The Huawei troubles with the U.S. government are far from over. Lately, heat is building up, but the U.S. Commerce Department still considered offering the Chinese tech giant another temporary license. It’s different this time, however.

Unlike the previous  90-day reprieves, the Chinese tech giant has only been offered half of that. The current reprieve, just like the previous ones, means Huawei will continue doing business with select US-based companies and support its telco customers in rural America – the primary reason, according to the regulator.

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According to the Commerce Department, the extension will “prevent interruption of existing network communication systems in rural U.S. regions and permit global network security measures.”

The regulator says the extension was “necessary.”

Huawei will, therefore, continue to support its telco customers in rural America “temporarily” before they seek alternatives.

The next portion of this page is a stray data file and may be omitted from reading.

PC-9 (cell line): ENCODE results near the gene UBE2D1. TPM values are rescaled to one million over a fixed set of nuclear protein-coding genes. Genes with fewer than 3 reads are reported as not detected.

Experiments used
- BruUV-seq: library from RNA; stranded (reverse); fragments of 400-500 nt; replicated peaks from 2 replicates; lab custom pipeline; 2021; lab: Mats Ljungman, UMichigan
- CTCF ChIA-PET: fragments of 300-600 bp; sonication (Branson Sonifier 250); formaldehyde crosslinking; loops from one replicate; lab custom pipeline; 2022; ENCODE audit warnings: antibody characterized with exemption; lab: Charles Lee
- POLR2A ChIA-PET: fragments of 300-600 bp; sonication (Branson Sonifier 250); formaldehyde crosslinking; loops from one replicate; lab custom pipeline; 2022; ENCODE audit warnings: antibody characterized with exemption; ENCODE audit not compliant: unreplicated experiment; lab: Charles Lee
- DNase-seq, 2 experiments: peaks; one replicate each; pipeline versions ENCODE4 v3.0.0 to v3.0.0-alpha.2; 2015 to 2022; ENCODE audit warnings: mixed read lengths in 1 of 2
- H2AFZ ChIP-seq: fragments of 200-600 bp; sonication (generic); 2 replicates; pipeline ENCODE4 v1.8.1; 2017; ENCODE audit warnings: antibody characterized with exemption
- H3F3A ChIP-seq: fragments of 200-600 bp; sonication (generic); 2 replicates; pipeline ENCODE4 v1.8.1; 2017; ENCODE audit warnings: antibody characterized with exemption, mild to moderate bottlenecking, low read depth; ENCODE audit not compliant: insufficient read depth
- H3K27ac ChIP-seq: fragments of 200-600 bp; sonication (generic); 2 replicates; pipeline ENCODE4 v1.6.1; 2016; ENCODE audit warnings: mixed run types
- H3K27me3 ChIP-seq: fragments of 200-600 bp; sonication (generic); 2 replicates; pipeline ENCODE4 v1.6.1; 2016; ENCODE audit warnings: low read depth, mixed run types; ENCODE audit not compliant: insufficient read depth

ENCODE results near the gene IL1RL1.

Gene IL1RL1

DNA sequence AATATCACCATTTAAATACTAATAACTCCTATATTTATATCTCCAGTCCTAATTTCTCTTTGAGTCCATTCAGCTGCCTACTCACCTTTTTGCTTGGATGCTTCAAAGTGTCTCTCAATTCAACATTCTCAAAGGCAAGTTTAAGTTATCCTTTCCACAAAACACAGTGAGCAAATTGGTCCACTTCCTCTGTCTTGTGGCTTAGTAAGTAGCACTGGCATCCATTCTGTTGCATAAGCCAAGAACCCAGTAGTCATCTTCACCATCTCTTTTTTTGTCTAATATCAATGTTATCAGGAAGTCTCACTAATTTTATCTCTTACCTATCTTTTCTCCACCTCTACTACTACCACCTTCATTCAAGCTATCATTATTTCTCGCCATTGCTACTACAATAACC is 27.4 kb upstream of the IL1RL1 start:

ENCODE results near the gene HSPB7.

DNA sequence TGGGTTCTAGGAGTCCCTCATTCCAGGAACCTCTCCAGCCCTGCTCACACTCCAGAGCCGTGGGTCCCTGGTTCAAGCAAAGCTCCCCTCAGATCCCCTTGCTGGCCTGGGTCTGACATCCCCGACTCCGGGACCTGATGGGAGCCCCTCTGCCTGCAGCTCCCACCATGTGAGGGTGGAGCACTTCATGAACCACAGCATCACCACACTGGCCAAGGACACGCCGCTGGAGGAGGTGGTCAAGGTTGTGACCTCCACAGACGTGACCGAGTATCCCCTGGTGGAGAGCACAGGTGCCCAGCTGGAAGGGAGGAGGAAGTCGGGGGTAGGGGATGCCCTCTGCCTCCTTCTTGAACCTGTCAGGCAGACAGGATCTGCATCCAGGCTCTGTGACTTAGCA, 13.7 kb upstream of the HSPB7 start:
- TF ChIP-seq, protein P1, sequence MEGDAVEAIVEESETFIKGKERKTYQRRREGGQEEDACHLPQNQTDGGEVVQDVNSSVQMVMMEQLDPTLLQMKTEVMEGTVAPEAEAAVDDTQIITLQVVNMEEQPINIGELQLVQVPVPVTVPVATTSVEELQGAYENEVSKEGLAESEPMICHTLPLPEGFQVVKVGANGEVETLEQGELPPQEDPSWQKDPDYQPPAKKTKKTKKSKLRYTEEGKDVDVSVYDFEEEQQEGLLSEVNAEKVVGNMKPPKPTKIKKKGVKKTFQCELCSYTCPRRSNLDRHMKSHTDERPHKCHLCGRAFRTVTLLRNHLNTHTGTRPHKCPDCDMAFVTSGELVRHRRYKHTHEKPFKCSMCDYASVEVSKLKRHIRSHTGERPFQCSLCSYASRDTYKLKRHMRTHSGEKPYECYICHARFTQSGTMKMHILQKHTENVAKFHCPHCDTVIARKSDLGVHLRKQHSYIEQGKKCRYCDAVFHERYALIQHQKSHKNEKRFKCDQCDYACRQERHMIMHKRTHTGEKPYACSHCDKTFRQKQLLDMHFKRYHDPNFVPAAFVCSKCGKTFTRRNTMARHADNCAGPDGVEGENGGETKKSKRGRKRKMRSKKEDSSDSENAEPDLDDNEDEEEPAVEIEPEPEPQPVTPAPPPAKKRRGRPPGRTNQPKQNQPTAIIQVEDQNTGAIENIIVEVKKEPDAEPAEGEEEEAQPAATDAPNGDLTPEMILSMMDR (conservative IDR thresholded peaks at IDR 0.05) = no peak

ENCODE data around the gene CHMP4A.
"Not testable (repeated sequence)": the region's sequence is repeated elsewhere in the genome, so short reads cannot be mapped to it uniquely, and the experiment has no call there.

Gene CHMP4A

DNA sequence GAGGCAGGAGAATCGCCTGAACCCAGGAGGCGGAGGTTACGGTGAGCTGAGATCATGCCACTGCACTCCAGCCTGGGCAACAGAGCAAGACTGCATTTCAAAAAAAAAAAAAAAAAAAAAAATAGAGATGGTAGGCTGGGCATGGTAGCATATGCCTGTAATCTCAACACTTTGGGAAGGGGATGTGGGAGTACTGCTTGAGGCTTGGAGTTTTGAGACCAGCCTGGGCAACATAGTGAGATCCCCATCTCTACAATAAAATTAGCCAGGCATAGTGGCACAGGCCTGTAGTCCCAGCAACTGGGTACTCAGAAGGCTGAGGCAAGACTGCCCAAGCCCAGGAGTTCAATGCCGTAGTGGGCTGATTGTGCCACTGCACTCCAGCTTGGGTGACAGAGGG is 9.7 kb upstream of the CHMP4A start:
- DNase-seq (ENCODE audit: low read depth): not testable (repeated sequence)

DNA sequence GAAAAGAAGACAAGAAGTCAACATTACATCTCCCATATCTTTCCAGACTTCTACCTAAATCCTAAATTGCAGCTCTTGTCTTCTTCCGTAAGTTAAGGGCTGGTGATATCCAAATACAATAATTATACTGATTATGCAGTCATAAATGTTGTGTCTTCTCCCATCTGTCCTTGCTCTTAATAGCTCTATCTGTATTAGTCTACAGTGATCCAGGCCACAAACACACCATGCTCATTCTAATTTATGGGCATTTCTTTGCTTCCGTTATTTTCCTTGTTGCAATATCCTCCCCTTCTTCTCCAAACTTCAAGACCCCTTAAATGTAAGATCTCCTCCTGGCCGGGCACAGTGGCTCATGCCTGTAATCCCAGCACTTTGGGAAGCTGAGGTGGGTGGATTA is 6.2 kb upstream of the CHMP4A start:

So far Huawei has been surviving on temporary licenses to continue doing business with its U.S. allies since May. Luckily for them, they have been offered reprieves three times consecutively in the past – in May, August and November.

This comes few days after the U.S. government accused Huawei of leveraging backdoors meant for law enforcement agencies to access global mobile networks. The company denied this allegation.

The US Justice Department yesterday charged Huawei, and two of its subsidiaries, for using “fraud and deception” to steal technology from local companies. Responding to the indictment, Huawei viewed this as an attempt to damage its reputation irrevocably.

“The government will not prevail on these charges which we will prove to be both unfounded and unfair,” said Huawei in a statement.

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